This month I have the joy of taking some time off, and I'm grateful for it. As I settle into the relaxing rhythms of summer, I'm reminded again of these words by John Piper about vacation (those who have been here a while might recognize these words--I've quoted them before):
"Jesus Christ is refreshing. Flight from him into Christless leisure makes the soul parched. At first it may feel like freedom and fun to skimp on prayer and neglect the Word. But then we pay: shallowness, powerlessness, vulnerability to sin, preoccupation with trifles, superficial relationships, and a frightening loss of interest in worship and the things of the Spirit. Don’t let summer make your soul shrivel."
The longer I've lived and sought to vacation well, the truer these words have become to me. For many of us, summer is a time when we slow down a bit. We sleep later on Saturdays because our kids' sports are over. We find ourselves with slightly less pressure at work and more time to spend with people. We take a couple weeks off for vacation. All of this is good, a gift from God.
Yet I find in myself (and I suspect it's not only true of me) that with this slowing down is the tendency to neglect my relationship with my Savior. How easy it is to forget to spend time in prayer, to fail to enjoy the privilege of reflecting on God's Word, or to isolate ourselves from the rest of our church. There's almost the sense that I (we?) feel the need to take a vacation from Jesus.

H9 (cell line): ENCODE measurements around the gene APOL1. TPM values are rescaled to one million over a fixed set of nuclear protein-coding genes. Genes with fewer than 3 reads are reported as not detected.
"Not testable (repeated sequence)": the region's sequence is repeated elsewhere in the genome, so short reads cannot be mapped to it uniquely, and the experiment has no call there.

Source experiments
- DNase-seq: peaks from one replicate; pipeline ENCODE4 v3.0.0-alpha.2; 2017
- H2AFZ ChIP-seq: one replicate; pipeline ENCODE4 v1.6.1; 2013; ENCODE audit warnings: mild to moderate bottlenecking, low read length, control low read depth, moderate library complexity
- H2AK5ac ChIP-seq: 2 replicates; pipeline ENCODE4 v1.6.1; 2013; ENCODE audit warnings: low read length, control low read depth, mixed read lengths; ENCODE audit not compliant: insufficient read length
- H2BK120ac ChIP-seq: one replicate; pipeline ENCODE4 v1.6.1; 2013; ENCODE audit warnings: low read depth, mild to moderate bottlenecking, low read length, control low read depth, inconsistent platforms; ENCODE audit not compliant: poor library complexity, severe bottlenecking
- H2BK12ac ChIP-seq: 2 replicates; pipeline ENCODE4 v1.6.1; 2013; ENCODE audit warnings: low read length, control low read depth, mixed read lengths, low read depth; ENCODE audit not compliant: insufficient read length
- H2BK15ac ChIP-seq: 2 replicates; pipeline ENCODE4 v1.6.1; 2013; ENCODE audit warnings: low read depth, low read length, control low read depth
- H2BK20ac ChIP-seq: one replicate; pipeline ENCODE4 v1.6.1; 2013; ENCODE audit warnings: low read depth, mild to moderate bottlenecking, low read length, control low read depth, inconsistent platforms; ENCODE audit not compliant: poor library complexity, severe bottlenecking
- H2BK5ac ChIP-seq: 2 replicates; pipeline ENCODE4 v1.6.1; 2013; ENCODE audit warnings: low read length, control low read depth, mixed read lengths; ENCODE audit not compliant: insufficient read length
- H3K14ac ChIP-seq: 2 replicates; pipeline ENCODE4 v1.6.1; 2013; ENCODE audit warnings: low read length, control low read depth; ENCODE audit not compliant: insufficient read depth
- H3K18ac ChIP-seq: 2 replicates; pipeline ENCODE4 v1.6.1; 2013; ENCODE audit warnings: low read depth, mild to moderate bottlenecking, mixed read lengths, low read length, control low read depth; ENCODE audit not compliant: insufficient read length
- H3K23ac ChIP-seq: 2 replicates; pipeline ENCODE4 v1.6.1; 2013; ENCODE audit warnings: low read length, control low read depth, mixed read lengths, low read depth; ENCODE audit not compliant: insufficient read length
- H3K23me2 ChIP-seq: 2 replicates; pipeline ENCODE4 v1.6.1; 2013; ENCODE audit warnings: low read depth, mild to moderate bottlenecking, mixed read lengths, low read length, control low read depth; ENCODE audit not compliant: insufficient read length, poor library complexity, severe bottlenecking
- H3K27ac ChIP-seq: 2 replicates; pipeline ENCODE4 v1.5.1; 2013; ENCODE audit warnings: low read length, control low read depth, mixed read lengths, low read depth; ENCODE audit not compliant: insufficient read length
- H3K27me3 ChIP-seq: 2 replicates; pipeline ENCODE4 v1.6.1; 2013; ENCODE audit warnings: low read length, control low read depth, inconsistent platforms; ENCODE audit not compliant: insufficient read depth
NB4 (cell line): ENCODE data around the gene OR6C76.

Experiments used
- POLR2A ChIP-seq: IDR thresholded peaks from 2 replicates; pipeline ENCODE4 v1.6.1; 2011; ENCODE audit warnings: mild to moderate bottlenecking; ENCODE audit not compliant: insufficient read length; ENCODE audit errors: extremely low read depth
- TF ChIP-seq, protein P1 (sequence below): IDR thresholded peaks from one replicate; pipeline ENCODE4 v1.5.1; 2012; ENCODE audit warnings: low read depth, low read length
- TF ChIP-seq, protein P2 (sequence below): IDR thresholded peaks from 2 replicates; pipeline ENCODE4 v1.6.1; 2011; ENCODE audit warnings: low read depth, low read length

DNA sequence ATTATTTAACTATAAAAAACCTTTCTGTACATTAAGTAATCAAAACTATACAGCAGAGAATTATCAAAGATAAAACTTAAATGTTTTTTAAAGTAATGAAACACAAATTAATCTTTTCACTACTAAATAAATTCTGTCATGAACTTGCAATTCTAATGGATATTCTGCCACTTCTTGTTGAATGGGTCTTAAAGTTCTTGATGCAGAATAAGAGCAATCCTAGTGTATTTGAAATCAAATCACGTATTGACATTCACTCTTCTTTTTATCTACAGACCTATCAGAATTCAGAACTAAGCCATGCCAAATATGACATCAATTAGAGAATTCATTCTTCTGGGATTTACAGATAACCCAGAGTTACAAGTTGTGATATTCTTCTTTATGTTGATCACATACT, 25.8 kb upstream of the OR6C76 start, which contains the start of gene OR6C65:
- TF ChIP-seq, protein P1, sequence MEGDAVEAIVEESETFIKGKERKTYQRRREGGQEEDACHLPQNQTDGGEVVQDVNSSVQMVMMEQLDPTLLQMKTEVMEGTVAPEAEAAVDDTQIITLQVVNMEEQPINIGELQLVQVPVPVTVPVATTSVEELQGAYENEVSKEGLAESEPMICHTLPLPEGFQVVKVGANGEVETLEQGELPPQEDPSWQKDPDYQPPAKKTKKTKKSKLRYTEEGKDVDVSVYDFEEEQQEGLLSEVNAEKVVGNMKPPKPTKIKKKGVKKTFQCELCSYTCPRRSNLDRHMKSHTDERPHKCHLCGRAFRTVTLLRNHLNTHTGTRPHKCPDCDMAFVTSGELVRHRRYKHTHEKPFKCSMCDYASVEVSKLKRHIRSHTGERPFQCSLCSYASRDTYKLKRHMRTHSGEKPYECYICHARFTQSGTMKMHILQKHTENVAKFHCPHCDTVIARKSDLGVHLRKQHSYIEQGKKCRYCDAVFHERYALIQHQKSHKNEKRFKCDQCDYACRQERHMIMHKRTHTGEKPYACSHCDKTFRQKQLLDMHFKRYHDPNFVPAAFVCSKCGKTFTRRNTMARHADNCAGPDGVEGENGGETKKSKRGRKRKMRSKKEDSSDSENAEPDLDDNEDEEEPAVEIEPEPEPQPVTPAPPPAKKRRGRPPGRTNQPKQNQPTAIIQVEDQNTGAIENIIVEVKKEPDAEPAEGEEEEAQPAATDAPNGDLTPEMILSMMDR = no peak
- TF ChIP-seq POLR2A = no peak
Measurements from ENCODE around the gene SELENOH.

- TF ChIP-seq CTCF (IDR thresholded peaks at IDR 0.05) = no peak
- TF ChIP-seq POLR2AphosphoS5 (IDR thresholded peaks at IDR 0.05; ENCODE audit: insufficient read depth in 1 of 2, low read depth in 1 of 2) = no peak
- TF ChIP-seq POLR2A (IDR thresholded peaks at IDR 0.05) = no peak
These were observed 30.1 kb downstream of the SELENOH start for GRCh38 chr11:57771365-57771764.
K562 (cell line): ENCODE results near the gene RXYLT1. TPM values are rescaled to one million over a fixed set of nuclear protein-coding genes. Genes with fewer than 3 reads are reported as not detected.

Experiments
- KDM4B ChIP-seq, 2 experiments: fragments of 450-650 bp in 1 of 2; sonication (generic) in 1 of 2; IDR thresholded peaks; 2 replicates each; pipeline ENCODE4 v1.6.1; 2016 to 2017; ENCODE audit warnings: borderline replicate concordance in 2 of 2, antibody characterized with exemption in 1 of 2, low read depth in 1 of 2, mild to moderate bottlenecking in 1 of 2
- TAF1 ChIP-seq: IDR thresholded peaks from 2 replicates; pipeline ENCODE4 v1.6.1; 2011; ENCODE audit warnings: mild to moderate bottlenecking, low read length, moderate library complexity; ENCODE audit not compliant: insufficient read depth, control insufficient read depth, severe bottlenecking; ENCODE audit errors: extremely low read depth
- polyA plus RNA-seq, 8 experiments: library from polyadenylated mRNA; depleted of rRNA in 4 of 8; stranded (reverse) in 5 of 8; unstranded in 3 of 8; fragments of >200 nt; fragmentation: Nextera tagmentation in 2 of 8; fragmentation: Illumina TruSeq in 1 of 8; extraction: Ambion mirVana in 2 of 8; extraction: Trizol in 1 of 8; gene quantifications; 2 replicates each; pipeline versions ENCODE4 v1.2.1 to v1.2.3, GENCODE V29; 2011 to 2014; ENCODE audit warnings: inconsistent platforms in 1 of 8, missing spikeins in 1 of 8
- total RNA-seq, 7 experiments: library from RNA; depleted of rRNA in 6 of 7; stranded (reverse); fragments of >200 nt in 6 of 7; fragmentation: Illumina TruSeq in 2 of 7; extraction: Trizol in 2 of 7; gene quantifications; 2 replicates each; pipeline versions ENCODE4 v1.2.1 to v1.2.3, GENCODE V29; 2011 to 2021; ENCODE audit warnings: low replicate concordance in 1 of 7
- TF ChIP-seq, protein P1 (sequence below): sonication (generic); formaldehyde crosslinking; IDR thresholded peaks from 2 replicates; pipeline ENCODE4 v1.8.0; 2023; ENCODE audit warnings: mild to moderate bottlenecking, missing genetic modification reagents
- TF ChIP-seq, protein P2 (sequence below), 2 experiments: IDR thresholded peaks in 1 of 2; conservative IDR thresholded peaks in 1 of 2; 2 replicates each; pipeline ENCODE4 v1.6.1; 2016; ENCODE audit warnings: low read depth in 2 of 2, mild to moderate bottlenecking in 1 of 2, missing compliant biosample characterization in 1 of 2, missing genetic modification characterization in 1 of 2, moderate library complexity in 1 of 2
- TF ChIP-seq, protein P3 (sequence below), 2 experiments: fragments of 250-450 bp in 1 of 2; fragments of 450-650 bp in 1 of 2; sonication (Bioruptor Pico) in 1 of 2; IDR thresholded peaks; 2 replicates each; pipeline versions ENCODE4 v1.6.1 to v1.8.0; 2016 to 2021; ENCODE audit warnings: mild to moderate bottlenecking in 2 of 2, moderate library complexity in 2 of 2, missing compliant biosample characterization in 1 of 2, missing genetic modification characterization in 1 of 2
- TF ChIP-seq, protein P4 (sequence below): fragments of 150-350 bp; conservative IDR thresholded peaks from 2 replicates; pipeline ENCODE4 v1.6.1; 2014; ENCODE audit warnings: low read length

But that shows that I'm simply not seeing Jesus clearly. Because Jesus is the one in whom is found real rest. He is refreshing. Recuperation from the busy schedule of the school year comes from drawing nearer to him, rather than avoiding him.
And that's one of the great gifts that is offered us in time off. As our schedule slows down, we often are given more opportunity for extended prayer as we go for a walk, or for deeper reflection on the gospel, perhaps as we delve into a good Christian book. We even may have opportunity while we are away to be encouraged by experiencing another gospel-centered church.
One of Satan's most effective strategies is to make us believe that these God-given practices are exhausting burdens, when in reality they are the way we meet Jesus and find rest for our souls.
What's more, it is important for us to see that in our times of summer relaxation--our moments lying on the beach, or playing a game with our family, or reading a best-seller at Starbucks--in those times, Jesus is there with us. It is his creation we are enjoying. Every moment of vacation can be sacred, lived in his loving presence, when we see this and give him thanks for his goodness.
Would you prayerfully seek with me to make this summer one in which our souls flourish (rather than shrivel), as we draw deeply from the life-giving, rest-giving stream that is our Savior?
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